Mishlei 18

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The Rest of the Story

Solomon says that a person who has become separated from G-d pursues his physical lusts and desires until his shame is exposed for all to see. (Rashi applies the verse to Abraham's nephew Lot, who pursued materialism in Sodom and ended up illegitimately fathering Amon and Moav with his daughters.) A fool takes no joy in acquiring wisdom, preferring to share what little he possesses. The birth of evil people brings shame and disdain into the world.

Secular knowledge is like a deep well from which one must draw water, but Torah knowledge is like a flowing stream, which rushes towards a person. It's good when the wicked benefit, because the more they receive in this world, the less they'll get in the Next. (Conversely, the more the righteous lose in this world, the more they'll be rewarded in the Next.) Fools love arguments and their words frequently get them into trouble. Complaints are like a punch in the gut. A scholar who slacks off in his learning destroys words of Torah through his inactivity.

G-d's Name is like a tower of strength, protecting those who seek refuge in it. Wealthy people seek refuge in their money. A person becomes arrogant then falls into ruin, but a humble person will be honored. A person who answers a question before he understands it embarrasses himself. A person whose will is strong can endure many hardships, but if his spirit breaks, he cannot bear it. Understanding people will acquire wisdom; at the very least, wise people will go for expert opinions and will compile knowledge that way. The charity that a person gives clears the way for him before great people in the Next World.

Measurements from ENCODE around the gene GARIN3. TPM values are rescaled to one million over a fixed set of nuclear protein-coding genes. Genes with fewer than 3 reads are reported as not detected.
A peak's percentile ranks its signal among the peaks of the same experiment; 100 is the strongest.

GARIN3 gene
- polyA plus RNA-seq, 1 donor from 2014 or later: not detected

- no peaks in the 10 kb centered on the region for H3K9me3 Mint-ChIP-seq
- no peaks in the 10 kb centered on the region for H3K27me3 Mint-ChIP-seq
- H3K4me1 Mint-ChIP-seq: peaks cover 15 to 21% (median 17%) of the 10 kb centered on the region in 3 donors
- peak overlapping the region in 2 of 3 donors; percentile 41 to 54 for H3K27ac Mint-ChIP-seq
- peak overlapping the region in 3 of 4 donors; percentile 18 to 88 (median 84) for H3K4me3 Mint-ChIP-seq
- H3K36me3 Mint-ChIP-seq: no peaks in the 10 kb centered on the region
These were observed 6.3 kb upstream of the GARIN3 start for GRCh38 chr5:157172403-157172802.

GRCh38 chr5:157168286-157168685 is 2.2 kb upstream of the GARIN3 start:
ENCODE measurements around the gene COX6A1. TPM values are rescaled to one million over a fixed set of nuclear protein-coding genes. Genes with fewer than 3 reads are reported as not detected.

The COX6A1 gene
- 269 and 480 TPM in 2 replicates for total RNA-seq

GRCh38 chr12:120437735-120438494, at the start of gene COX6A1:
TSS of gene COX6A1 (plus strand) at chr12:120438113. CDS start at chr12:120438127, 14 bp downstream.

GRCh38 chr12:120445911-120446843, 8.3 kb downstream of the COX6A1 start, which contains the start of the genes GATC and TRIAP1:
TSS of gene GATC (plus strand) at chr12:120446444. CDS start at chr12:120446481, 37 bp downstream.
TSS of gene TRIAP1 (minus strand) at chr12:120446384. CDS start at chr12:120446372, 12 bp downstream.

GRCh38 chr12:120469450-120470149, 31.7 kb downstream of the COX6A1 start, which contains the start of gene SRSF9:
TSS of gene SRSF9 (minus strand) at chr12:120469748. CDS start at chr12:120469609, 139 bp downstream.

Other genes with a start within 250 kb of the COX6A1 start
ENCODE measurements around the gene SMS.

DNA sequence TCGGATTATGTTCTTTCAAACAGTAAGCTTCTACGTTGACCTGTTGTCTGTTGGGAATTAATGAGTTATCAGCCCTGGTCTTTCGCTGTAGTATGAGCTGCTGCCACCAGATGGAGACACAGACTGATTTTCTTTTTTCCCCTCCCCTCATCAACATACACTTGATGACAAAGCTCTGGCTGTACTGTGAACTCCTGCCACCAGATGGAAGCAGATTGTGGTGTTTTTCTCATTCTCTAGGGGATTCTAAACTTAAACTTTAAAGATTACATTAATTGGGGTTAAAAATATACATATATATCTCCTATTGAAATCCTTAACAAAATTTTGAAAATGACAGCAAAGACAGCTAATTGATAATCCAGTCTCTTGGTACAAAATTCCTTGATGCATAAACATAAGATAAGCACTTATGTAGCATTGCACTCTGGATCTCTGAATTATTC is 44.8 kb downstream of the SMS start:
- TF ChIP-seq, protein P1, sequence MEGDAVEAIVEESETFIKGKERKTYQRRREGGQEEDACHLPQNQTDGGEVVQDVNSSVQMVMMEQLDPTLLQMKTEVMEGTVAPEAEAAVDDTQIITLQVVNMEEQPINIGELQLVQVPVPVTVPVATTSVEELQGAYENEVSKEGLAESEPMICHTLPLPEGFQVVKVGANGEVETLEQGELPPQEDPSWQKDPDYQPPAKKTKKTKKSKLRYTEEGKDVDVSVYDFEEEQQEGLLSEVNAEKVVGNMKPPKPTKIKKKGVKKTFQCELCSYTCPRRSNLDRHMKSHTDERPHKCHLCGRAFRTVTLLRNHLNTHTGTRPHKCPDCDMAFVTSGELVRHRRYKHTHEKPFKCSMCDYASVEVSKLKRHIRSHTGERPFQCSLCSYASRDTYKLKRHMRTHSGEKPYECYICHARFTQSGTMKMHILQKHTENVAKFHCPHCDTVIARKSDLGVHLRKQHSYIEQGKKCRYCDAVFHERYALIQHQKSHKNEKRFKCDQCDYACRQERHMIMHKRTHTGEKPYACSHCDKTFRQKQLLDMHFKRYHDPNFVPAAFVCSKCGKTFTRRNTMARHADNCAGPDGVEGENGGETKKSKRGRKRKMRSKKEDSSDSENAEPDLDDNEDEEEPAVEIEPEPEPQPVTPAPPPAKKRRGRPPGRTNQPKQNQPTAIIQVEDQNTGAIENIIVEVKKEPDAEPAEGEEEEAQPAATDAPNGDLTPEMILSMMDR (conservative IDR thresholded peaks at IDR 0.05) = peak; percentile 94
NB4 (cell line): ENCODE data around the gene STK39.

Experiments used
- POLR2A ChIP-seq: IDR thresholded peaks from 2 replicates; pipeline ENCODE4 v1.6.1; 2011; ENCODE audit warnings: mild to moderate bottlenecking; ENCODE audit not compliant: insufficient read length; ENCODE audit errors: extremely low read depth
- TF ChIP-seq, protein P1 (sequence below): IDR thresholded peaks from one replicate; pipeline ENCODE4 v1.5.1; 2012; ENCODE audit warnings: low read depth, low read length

Sometimes a person's position sounds good, but then you hear the other side of the story. Dividing property by drawing lots can settle arguments; a brother who rebels can lose a city and arguments between brothers can "lock the door" between them forever. (Rashi applies this verse to Lot and Abraham. "Locking the door" may refer to the prohibition against Amon and Moab joining the nation of Israel.) A person will be fed by the words of his mouth - accordingly, depending on whether his words are good or bad. Life and death are in the power of speech, so teach your mouth to speak words of Torah rather than gossip.

A good wife is a treasure and a person who has one has been given a great gift by G-d. (Metaphorically, the wife represents Torah. Remember, these Proverbs are multi-layered, with both simple and deeper meanings.) A poor person approaches humbly, while a rich person barks orders. (These can represent a student and a teacher.) A person can acquire many casual friends, but only one of them will be as loyal as a brother.

Author: Rabbi Jack Abramowitz